The crux of my complaint against The Perfect American is that it marshals this apparent expertise to portray a Walt Disney who is far removed from the real Walt, as many people have described him and as I came to know him when I was researching and writing The Animated Man: A Life of Walt Disney. Jungk protested to me four years ago that The Perfect American "is full of admiration for the man and comes very close to his persona, believe me, without leaving some of the darker sides unmentioned," but that protest is disingenuous at best. Jungk's Walt is a tormented creep who is not only romantically involved with Hazel George but is sexually obsessed with his adopted daughter, Sharon. He is, of course, a racist, a misogynist, and an anti-Semite, too. I came away from The Perfect American thinking that I had read not about a Walt Disney who in any way resembled the real man, but about Walt Disney as he might have been imagined by Nathanael West (if that brilliant writer had been as irresponsible as Peter Stephan Jungk).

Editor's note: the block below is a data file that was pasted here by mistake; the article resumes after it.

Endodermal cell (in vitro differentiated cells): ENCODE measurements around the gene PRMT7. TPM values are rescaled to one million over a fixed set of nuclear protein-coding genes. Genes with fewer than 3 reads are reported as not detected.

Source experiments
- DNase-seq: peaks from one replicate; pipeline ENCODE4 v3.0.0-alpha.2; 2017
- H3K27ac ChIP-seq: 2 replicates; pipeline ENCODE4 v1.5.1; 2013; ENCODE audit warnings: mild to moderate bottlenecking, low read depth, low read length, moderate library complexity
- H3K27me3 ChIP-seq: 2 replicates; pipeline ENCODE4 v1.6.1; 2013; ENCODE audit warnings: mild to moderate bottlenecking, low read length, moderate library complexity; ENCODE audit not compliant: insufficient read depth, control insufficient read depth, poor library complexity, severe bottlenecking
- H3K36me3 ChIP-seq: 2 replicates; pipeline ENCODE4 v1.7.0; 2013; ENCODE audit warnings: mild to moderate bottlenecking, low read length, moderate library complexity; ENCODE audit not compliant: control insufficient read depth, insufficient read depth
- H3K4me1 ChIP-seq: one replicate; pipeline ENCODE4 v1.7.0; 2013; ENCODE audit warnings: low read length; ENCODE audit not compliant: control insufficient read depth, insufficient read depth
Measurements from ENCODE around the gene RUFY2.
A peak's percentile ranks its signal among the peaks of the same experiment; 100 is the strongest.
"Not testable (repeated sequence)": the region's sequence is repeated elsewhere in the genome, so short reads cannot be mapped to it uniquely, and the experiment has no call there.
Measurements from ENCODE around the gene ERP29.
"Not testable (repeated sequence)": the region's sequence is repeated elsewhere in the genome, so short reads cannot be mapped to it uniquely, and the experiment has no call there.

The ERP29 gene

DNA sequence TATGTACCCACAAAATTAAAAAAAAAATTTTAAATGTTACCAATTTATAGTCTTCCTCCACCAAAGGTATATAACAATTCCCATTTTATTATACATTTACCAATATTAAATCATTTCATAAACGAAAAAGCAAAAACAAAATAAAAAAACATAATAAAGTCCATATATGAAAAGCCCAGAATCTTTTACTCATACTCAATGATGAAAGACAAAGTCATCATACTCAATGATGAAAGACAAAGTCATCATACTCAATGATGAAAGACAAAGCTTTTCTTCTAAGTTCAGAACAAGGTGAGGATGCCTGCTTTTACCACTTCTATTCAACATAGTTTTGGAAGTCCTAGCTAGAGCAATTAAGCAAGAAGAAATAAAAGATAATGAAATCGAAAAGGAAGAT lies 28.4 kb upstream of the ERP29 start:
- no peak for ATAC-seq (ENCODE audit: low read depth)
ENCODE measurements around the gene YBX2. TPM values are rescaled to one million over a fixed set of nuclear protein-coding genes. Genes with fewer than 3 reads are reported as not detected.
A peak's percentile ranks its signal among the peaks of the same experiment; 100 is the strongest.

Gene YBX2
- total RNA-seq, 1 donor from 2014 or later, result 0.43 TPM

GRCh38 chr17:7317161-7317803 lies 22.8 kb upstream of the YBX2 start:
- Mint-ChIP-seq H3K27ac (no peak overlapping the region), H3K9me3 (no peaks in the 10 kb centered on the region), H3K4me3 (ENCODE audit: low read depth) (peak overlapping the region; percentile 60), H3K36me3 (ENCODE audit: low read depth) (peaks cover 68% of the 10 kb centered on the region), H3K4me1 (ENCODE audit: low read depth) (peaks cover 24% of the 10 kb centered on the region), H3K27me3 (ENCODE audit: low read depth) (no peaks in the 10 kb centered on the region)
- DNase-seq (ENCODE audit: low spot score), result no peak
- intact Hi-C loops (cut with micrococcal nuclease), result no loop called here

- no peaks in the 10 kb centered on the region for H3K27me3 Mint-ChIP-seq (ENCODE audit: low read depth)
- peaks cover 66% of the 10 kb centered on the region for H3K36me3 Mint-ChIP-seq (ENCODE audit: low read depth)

The Perfect American didn't get a lot of attention when it was published four years ago, and its bizarre portrayal of Walt might have slipped quietly into the remainder bins if the book had not somehow been adopted by Philip Glass as the subject of an opera. That Glass could think well of so obviously bad a book baffles and disturbs me, but I guess by this point in my life I shouldn't be surprised by any expression of disdain for Walt and his works.
On the dust jacket there's this praise for Jungk's book from Kirkus Reviews: "Sharp as a razor: The Perfect American says more about Disney, and the seduction of megalomania, than a stack of biographies." The Perfect American may indeed say "more about Disney" than biographies like mine, but a great deal of what it says is false. I wish more people, including Philip Glass, thought that mattered. At least I can hope that Glass's opera will succeed as a piece of music, whatever its shortcomings as biography. I will certainly want to be in the audience when the New York City Opera presents it four or five years from now.
Jungk wrote to me about my review a few days later:
dear michael barrier,
thank you for your kind, intelligent, wonderful review of my 'perfect american'. it proves that you are a perfect american too.
i'm certain sarah palin, another perfect american, would have been endorsed by walt, don't you think?
peter stephan jungk